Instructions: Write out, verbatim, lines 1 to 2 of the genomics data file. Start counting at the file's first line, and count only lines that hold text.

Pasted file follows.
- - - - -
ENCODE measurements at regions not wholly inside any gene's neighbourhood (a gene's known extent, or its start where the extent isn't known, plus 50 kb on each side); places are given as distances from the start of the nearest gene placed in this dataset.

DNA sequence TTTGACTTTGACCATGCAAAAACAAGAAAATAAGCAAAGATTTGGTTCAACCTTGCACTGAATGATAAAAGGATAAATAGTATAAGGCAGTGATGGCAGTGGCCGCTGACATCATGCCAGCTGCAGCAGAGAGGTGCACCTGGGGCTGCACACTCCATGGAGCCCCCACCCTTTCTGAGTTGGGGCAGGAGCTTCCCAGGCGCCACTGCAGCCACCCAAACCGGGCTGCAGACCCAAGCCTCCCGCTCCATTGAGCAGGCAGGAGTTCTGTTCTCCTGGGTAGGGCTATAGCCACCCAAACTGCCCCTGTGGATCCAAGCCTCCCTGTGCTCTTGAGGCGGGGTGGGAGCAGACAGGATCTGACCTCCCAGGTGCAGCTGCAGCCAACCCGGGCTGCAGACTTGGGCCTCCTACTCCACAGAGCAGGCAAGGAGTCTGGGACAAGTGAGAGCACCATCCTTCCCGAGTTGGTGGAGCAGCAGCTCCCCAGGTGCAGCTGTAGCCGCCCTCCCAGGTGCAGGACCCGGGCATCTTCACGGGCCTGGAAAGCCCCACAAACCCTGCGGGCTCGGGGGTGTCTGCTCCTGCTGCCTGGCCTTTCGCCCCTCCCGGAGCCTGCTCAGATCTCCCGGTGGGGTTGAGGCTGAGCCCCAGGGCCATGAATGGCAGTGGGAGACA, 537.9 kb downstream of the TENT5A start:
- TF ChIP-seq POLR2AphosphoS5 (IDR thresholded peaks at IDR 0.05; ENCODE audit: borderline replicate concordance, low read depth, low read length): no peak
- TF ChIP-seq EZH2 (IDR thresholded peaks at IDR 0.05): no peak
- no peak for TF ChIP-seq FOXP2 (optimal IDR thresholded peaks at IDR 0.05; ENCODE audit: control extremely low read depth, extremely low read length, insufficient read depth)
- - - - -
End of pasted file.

ENCODE measurements at regions not wholly inside any gene's neighbourhood (a gene's known extent, or its start where the extent isn't known, plus 50 kb on each side); places are given as distances from the start of the nearest gene placed in this dataset.

DNA sequence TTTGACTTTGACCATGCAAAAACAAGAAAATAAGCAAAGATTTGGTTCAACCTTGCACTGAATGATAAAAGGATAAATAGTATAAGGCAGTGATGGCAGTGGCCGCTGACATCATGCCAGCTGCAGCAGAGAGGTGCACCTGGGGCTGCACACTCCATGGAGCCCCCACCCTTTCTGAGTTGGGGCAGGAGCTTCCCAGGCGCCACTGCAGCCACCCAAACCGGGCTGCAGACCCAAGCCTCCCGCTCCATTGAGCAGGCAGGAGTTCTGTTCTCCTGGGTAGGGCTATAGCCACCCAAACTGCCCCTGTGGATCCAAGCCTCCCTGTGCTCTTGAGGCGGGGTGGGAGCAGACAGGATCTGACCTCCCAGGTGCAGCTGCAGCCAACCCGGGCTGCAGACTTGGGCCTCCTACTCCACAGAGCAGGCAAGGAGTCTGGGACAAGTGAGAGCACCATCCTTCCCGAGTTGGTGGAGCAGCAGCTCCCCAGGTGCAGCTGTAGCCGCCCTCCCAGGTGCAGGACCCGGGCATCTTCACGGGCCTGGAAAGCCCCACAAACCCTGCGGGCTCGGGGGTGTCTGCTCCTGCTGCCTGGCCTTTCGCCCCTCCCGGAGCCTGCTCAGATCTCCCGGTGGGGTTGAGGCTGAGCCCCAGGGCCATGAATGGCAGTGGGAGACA, 537.9 kb downstream of the TENT5A start: